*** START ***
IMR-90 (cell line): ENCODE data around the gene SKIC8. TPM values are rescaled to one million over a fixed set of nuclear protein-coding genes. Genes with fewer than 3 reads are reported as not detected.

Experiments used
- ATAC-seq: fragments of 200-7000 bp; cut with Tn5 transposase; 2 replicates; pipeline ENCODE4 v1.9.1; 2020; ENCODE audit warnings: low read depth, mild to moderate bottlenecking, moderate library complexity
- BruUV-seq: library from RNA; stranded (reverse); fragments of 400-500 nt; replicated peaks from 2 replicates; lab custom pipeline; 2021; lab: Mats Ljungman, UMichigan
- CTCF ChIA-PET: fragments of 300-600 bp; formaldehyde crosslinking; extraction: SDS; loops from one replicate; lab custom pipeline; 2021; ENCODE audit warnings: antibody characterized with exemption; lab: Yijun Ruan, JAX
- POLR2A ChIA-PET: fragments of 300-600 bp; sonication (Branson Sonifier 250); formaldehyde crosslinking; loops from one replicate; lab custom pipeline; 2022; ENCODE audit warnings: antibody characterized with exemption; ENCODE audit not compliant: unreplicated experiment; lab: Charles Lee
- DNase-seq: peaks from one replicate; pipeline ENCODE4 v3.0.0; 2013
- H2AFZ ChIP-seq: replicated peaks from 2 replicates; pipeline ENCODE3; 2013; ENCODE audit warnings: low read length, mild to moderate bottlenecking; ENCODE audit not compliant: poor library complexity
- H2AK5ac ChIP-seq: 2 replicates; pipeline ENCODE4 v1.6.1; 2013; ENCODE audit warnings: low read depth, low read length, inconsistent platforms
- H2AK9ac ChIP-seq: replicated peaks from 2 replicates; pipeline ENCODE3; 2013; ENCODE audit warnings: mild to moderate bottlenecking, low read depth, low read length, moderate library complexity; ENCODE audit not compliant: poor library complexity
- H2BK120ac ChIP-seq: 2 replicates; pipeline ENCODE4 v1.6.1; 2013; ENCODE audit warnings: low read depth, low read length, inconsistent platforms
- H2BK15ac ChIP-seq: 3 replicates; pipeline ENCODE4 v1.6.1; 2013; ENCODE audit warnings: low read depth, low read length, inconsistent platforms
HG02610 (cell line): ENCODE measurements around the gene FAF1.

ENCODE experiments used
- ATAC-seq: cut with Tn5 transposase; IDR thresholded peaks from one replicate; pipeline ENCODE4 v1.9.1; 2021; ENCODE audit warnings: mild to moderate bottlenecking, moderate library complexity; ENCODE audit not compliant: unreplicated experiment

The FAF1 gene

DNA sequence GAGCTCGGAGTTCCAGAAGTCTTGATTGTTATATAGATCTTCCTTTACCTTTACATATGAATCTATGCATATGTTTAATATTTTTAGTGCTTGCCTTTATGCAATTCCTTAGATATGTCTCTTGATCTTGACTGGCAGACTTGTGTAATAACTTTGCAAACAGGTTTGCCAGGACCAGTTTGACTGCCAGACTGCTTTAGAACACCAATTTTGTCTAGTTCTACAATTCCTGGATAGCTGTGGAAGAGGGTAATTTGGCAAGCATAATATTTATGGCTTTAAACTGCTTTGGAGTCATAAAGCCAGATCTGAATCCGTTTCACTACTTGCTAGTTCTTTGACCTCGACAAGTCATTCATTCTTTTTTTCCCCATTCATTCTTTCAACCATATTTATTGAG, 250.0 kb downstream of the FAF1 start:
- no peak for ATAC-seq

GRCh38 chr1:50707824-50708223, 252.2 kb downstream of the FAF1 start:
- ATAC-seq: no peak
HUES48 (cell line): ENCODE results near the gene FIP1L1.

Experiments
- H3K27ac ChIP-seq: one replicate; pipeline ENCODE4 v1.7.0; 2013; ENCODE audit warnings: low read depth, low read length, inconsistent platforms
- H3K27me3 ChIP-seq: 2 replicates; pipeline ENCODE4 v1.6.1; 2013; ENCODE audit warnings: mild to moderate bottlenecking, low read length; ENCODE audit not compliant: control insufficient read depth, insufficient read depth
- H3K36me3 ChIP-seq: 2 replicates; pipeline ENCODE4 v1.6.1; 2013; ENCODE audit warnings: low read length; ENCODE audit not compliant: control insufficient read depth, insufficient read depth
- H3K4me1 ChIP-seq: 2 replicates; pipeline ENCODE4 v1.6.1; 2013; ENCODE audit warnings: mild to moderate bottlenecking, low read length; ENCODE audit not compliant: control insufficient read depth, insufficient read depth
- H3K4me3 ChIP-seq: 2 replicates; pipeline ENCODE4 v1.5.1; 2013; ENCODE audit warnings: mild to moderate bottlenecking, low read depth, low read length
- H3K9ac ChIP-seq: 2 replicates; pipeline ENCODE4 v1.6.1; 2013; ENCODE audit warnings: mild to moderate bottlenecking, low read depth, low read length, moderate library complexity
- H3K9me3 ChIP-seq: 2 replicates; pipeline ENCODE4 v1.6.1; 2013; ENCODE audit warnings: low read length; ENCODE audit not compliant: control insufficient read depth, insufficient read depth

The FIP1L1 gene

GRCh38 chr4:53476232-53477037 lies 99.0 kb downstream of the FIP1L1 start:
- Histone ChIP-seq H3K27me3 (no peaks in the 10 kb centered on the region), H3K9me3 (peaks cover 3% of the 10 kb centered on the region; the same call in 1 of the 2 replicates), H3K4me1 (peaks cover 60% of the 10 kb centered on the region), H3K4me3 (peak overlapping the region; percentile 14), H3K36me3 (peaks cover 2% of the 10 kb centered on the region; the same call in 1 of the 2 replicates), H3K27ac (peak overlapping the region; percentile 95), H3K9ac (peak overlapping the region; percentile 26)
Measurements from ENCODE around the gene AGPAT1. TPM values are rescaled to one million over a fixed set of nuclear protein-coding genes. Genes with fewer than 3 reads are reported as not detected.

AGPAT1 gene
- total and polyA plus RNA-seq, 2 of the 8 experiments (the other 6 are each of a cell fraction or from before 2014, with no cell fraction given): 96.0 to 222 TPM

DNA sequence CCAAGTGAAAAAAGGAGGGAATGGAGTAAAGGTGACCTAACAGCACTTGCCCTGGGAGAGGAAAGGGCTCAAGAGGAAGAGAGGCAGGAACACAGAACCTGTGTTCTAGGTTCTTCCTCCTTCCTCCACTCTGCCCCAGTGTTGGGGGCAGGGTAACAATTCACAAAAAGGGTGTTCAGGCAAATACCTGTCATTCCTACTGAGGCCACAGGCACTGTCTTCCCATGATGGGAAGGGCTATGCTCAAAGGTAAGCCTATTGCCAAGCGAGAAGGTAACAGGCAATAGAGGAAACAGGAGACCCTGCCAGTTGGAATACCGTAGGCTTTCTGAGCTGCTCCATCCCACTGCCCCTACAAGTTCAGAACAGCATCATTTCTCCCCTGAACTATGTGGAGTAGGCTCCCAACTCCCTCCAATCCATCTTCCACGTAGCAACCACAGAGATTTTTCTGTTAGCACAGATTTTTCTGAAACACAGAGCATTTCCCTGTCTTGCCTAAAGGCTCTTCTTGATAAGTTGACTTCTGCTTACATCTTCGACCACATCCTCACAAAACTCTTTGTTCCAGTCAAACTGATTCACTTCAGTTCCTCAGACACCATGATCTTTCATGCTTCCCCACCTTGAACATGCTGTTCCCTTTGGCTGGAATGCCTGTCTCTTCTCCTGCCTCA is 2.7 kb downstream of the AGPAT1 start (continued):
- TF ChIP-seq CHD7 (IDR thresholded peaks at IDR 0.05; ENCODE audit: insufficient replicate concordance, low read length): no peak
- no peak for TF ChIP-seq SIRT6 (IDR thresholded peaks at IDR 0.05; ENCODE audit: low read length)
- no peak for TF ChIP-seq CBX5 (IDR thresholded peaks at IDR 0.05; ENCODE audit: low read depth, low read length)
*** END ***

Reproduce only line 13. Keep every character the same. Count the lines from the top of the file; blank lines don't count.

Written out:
HG02610 (cell line): ENCODE measurements around the gene FAF1.